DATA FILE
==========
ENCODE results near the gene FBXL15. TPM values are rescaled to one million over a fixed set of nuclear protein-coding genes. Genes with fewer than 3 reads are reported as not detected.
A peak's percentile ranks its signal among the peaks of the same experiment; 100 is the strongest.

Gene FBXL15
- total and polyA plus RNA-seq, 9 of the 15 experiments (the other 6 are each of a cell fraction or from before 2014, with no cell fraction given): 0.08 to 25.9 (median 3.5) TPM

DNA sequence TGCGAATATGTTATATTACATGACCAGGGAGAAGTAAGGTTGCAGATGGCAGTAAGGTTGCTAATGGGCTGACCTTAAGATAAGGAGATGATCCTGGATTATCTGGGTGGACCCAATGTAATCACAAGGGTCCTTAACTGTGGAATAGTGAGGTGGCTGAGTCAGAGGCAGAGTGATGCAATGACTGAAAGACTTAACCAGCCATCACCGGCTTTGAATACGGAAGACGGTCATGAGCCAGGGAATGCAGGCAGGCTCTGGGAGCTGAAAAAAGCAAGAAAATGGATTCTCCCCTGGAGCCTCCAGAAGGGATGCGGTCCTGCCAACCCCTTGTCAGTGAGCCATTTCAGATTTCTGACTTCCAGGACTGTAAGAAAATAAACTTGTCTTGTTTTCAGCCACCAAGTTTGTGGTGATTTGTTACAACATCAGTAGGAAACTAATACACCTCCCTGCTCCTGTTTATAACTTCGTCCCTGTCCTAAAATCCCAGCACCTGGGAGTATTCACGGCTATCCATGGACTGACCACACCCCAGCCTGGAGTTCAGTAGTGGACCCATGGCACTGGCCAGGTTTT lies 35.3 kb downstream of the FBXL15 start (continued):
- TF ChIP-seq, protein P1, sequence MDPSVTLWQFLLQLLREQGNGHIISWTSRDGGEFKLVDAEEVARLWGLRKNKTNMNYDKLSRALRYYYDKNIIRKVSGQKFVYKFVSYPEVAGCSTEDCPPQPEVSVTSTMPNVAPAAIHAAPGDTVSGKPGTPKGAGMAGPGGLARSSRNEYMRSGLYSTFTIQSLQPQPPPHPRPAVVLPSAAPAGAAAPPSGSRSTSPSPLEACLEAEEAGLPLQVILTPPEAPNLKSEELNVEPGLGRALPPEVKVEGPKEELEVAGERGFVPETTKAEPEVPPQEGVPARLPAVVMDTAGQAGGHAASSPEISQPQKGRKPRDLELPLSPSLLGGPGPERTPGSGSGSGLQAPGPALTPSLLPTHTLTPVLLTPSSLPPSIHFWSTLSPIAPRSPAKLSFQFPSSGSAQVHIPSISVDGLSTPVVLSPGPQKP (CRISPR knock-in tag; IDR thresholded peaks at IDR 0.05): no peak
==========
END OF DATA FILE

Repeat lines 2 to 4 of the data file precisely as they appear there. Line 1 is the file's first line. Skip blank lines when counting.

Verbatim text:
A peak's percentile ranks its signal among the peaks of the same experiment; 100 is the strongest.

Gene FBXL15
- total and polyA plus RNA-seq, 9 of the 15 experiments (the other 6 are each of a cell fraction or from before 2014, with no cell fraction given): 0.08 to 25.9 (median 3.5) TPM